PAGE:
> Logicians from different fields use terms in different ways. In > provability logic and in recursion theory, soundness means often > "arithmetical soundness".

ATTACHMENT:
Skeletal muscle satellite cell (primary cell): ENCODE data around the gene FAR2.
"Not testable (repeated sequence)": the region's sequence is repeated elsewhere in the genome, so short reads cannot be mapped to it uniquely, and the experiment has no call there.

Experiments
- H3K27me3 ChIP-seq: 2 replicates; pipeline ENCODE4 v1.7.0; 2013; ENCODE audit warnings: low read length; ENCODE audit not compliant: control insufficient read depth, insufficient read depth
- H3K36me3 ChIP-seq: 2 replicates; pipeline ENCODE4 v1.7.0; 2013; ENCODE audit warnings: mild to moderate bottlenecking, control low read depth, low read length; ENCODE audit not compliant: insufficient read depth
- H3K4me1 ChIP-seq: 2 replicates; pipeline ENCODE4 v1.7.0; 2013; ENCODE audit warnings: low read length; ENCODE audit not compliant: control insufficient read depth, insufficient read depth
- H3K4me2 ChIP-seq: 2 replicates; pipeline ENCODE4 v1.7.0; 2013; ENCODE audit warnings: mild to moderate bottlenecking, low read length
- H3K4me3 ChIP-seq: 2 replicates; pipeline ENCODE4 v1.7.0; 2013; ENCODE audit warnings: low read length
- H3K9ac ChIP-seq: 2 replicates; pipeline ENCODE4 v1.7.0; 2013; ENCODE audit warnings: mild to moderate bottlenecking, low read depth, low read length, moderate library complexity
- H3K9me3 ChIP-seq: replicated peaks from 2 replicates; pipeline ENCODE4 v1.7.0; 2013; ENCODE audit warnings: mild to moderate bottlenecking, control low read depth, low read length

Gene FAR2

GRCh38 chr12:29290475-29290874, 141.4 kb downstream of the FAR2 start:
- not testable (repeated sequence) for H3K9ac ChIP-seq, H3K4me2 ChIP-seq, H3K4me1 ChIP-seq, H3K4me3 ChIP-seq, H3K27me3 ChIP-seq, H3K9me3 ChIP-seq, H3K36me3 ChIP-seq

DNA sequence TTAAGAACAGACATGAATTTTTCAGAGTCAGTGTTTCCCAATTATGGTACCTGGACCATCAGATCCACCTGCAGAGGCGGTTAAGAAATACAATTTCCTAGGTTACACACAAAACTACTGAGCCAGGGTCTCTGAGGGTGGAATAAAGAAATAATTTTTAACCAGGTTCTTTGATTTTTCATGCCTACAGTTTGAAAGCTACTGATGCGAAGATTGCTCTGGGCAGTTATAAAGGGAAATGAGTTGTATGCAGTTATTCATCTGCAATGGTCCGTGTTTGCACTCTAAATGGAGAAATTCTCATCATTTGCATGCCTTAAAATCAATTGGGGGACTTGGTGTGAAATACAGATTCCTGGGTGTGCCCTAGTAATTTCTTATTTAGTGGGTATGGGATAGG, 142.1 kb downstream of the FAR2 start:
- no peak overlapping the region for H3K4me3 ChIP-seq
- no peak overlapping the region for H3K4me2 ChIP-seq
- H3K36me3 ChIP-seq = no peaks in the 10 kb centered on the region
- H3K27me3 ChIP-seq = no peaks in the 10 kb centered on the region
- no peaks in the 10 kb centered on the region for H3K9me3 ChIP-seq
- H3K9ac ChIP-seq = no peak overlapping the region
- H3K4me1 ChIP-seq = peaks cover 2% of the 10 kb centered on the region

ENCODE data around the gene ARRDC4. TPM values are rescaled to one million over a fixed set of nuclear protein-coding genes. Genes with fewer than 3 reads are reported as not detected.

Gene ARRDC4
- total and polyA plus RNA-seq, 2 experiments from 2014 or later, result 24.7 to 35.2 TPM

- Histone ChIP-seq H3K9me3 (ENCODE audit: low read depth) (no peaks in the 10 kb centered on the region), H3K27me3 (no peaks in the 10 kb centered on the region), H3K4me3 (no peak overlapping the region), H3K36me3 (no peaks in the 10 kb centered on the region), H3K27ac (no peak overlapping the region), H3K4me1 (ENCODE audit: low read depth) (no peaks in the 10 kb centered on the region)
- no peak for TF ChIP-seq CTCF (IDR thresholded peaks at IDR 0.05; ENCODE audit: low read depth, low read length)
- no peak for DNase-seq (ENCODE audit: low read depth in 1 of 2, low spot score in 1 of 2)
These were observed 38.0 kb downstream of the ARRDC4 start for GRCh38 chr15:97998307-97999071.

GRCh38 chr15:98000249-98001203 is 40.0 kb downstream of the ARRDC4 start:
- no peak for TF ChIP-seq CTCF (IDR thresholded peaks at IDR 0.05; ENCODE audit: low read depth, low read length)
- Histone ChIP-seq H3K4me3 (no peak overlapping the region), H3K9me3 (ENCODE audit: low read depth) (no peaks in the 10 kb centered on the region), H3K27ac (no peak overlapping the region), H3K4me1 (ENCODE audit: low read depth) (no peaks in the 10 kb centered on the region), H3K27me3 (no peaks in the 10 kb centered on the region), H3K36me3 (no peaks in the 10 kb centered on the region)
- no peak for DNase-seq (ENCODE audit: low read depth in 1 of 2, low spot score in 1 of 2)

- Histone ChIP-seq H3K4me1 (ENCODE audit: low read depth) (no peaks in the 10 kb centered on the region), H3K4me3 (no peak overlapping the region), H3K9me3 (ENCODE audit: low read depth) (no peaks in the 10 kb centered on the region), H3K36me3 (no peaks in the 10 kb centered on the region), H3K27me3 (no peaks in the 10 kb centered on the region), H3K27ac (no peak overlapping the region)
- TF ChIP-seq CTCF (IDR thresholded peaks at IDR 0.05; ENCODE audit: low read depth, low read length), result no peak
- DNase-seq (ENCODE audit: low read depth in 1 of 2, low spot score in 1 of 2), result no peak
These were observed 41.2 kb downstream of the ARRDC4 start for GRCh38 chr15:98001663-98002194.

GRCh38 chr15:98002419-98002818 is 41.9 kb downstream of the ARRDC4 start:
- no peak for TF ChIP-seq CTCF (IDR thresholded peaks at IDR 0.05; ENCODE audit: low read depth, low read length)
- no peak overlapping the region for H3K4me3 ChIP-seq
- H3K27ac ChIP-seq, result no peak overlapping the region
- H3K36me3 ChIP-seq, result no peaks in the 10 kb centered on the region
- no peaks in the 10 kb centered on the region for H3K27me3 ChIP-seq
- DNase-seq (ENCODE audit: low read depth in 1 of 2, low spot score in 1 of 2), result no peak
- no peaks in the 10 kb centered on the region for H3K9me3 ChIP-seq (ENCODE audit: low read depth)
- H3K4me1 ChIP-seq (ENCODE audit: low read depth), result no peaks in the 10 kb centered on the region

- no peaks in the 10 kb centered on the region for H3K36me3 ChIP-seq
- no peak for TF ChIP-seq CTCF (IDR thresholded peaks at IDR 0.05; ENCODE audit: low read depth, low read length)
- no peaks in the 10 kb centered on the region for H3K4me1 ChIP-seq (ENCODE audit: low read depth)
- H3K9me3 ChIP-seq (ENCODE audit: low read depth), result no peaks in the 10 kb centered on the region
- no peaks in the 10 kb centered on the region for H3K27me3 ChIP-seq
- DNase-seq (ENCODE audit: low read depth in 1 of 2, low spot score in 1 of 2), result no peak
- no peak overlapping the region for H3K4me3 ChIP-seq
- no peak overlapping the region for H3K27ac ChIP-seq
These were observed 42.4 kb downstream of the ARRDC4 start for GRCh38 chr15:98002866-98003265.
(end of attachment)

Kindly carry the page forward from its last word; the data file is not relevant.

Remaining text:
I understand. Part of the reason for my particular viewpoint: there's a group of professors at the college I work at who are working on bottom-up provability of computer programs under specific constraints. "Soundness" for them means the proof systems they use never prove a program is correct (meaning, it meets formal, mathematically-written specifications) when it's actually incorrect, provided the constraints are applied correctly. When the constraints are not applied correctly, it's acceptable for the system to prove things that aren't correct, and they still consider this sound for their purposes. > We agree then. Yes, it's my fault for creating a semantics argument. I'm usually too busy to even read the list...every once in a while something pops up and I feel obliged to comment even when it's the middle of a conversation. I actually have some questions for the list members that are relevant to the list content, and this coming week is break. I may have a chance to post them. They're much more on the philosophical side than the mathematical, though. Anna --~--~---------~--~----~------------~-------~--~----~ You received this message because you are subscribed to the Google Groups "Everything List" group. To post to this group, send email to email@example.com To unsubscribe from this group, send email to everything-list+unsubscr...@googlegroups.com For more options, visit this group at http://groups.google.com/group/everything-list?hl=en -~----------~----~----~----~------~----~------~--~---